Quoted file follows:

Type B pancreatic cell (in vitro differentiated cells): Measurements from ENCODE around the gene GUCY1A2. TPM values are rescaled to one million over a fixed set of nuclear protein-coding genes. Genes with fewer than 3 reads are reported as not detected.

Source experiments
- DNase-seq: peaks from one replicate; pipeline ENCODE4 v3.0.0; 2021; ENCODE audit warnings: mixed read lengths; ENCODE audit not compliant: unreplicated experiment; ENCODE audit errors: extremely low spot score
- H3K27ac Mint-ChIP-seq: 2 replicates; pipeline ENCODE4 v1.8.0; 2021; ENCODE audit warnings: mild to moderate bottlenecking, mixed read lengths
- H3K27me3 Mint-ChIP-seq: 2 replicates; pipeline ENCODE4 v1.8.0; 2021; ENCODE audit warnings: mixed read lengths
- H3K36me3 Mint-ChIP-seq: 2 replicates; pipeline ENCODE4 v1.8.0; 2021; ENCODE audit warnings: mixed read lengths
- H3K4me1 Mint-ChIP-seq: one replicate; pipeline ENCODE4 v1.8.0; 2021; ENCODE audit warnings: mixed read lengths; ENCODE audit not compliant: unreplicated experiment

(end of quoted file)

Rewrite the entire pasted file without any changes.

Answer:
Type B pancreatic cell (in vitro differentiated cells): Measurements from ENCODE around the gene GUCY1A2. TPM values are rescaled to one million over a fixed set of nuclear protein-coding genes. Genes with fewer than 3 reads are reported as not detected.

Source experiments
- DNase-seq: peaks from one replicate; pipeline ENCODE4 v3.0.0; 2021; ENCODE audit warnings: mixed read lengths; ENCODE audit not compliant: unreplicated experiment; ENCODE audit errors: extremely low spot score
- H3K27ac Mint-ChIP-seq: 2 replicates; pipeline ENCODE4 v1.8.0; 2021; ENCODE audit warnings: mild to moderate bottlenecking, mixed read lengths
- H3K27me3 Mint-ChIP-seq: 2 replicates; pipeline ENCODE4 v1.8.0; 2021; ENCODE audit warnings: mixed read lengths
- H3K36me3 Mint-ChIP-seq: 2 replicates; pipeline ENCODE4 v1.8.0; 2021; ENCODE audit warnings: mixed read lengths
- H3K4me1 Mint-ChIP-seq: one replicate; pipeline ENCODE4 v1.8.0; 2021; ENCODE audit warnings: mixed read lengths; ENCODE audit not compliant: unreplicated experiment